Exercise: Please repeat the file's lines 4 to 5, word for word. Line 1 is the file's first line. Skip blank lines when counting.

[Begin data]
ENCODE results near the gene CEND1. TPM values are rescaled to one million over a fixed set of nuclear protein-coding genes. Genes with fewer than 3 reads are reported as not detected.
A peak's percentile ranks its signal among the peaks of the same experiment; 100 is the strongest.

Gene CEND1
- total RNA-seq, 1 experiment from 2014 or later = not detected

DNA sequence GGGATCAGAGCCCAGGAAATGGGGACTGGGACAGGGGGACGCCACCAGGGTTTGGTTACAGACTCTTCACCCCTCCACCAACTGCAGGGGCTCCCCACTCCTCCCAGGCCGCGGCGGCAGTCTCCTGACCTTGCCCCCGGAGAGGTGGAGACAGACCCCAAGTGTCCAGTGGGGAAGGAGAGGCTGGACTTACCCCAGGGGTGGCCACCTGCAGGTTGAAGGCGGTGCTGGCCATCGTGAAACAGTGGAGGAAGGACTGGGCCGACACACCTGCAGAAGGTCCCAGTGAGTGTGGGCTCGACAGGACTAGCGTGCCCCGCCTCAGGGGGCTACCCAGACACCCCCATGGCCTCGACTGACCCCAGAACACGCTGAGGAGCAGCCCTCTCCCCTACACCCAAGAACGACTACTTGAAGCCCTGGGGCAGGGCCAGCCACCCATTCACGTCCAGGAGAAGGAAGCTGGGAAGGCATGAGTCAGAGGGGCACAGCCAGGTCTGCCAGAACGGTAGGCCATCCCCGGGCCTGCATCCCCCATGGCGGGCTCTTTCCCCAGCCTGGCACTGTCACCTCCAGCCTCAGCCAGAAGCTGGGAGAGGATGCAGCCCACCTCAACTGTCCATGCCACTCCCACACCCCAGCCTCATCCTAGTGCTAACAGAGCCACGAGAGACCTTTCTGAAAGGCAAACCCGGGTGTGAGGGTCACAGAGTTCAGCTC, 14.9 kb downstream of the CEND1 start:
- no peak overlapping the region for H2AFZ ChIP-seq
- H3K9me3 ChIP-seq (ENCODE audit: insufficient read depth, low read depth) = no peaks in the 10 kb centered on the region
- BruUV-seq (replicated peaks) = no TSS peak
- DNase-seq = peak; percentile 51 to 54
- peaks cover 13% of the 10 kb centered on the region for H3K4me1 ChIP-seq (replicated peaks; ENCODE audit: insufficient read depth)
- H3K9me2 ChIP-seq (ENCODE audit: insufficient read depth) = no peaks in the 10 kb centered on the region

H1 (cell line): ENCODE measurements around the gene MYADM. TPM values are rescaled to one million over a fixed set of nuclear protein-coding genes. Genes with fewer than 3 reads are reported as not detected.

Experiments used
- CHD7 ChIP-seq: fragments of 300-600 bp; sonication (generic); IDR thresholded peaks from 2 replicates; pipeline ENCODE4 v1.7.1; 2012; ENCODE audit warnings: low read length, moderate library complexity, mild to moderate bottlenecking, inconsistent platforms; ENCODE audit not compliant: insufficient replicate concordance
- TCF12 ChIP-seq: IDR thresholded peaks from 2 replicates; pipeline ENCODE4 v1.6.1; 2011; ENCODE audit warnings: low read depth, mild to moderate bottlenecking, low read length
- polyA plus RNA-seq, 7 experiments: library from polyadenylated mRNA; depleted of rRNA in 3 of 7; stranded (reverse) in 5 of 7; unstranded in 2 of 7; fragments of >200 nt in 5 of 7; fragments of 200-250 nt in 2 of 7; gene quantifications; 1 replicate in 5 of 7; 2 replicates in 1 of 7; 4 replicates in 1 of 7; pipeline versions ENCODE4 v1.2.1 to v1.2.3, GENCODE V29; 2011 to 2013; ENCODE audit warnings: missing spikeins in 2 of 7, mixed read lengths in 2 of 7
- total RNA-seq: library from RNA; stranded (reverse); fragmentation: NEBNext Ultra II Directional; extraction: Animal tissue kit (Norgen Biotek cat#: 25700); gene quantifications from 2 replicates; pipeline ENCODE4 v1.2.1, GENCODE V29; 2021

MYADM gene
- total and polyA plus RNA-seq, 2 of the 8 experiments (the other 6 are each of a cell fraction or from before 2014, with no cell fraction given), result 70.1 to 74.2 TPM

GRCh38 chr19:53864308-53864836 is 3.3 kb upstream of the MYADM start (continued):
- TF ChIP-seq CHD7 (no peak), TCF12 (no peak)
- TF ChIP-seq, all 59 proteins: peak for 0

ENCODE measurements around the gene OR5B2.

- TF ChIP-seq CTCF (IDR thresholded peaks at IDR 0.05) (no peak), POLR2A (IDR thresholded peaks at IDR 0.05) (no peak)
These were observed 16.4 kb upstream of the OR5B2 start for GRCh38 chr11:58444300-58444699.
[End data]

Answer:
- total RNA-seq, 1 experiment from 2014 or later = not detected

DNA sequence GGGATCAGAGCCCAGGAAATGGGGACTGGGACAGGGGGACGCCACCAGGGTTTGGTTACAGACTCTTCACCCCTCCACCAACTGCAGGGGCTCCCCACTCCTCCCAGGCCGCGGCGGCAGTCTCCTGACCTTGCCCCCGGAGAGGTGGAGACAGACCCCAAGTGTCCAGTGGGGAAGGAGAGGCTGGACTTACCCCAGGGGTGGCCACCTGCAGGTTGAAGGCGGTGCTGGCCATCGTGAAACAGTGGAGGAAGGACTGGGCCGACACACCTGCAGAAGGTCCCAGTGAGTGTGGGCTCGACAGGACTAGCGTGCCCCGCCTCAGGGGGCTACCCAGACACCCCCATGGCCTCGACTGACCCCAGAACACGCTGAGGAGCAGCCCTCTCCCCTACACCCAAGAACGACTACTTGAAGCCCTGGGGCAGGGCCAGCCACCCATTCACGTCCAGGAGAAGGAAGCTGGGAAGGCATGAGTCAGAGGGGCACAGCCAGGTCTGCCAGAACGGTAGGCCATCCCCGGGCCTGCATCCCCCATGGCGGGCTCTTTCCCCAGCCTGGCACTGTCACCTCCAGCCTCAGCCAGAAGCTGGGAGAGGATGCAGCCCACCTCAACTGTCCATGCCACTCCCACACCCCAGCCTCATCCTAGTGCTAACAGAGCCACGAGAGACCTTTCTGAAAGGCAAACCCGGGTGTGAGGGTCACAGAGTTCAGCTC, 14.9 kb downstream of the CEND1 start: